Grand coalition

From Academic Kids

Template:Mergewith A grand coalition is a coalition government in a parliamentary system where political parties representing a vast majority of the parliament unite in a coalition. The term is most commonly used in countries where there are two dominant parties with different ideological orientations, and a number of smaller parties which are large enough to secure representation in the parliament. Typically in such a country, the two large parties will each try to secure enough seats in any election to have a majority government alone, and if this fails each will attempt to form a coalition with smaller parties that have a similar ideological orientation. Because the two large parties will tend to differ on major ideological issues, they will usually find it more difficult to agree on a common direction for a combined government than with smaller parties.

However, there are circumstances where normally opposing parties may find it desirable to form a government. One is a national crisis such as a war or depression, where people feel a need for national unity and stability that overcomes ordinary ideological differences. This is especially true where there is broad agreement about the best policy to deal with the crisis. In this case, a grand coalition may occur even when one party has enough seats to govern alone. An example would be the United Kingdom national governments during World War I and before and during World War II.

Another possibility is that the major parties may find they have more in common ideologically with each other than with the smaller parties, or that the fragmentation of the smaller parties is so great that no other coalition is stable. Examples include Austria, where the mainstream parties of the left and right have often formed grand coalitions to keep parties of the far left or far right out of government (an example of a cordon sanitaire), or Israel, where in some parliaments the fragmentation and intransigence of some of the smaller parties has made it easier to maintain a coherent platform with a grand coalition than with a narrow one.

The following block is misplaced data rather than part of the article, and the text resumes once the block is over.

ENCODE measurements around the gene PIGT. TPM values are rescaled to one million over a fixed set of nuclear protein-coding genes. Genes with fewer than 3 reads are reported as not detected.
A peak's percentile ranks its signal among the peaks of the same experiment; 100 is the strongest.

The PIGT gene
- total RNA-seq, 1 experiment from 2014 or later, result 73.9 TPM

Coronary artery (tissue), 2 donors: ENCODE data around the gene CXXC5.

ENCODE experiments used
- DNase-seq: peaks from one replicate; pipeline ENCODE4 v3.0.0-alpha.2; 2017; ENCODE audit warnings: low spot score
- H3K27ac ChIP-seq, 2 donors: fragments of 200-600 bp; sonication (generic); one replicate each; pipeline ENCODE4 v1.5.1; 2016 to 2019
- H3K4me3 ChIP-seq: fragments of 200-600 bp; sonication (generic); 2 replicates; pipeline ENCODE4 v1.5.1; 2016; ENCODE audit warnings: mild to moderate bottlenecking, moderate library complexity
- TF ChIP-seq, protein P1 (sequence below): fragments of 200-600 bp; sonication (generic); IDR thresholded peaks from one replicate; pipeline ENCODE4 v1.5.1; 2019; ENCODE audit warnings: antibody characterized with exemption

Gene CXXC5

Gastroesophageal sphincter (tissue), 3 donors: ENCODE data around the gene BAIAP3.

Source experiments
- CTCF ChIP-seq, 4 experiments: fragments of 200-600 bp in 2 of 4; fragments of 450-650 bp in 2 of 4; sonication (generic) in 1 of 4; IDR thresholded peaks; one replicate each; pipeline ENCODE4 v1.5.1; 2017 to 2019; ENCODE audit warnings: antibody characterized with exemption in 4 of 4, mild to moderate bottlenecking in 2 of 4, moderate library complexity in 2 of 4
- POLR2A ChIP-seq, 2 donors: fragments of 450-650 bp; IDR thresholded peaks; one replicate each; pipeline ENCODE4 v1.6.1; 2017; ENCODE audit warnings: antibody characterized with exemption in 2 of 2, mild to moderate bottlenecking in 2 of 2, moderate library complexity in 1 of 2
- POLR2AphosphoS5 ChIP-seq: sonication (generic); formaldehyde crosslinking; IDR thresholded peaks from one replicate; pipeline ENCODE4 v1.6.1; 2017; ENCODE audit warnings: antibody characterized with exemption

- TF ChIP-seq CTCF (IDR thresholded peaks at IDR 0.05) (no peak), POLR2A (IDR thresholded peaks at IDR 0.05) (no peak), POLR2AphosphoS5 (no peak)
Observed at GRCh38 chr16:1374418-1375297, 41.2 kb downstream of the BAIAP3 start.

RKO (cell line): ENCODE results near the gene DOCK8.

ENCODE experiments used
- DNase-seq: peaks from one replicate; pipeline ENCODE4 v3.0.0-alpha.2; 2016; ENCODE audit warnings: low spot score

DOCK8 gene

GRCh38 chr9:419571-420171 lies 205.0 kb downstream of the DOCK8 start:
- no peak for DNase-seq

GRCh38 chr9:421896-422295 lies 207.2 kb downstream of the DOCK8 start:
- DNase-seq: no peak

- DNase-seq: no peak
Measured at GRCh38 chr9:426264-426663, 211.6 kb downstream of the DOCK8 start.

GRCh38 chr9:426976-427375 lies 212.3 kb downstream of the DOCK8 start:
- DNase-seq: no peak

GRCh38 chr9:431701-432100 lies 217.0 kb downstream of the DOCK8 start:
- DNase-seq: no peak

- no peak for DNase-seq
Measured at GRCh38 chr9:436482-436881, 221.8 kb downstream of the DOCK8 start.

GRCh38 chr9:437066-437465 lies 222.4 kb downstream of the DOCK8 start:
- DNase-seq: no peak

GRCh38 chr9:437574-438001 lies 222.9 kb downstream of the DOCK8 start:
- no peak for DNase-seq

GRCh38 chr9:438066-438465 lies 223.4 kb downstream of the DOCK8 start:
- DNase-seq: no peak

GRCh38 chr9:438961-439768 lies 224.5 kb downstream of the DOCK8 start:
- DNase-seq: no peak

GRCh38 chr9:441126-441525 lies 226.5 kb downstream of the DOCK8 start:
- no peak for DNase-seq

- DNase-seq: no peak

In some countries, the presence of persistent grand coalitions often frustrates voters and minor parties, who feel that it offers them no real choice in government. This makes protest votes more common in these countries.

German grand coalition

In the politics of Germany, only one grand coalition (Große Koalition) has ever been formed, between the Social Democratic Party of Germany and the Christian Democratic Union of Germany, the two most important political parties in Germany. Germany has historically tended to favor narrow coalitions between parties with natural alignments, such as SPD-Green or CDU/CSU-FDP coalitions. A grand coalition would only occur if one of these natural alignments broke down, or if far left or far right parties were to secure significant representation in the Bundestag.

The grand coalition in Germany was formed on 1 December 1966 as a result of arguments about tax rises between the CSU-CDU-FDP coalition of the time. The FDP minister stood down and a new government was formed with the SPD under Kurt Georg Kiesinger. This lasted until 1969. This grand coalition's time in power was marked by the student unrest in Germany as a result of its passing of the German emergency legislature in 1968.

Other examples of grand coalitions

See also


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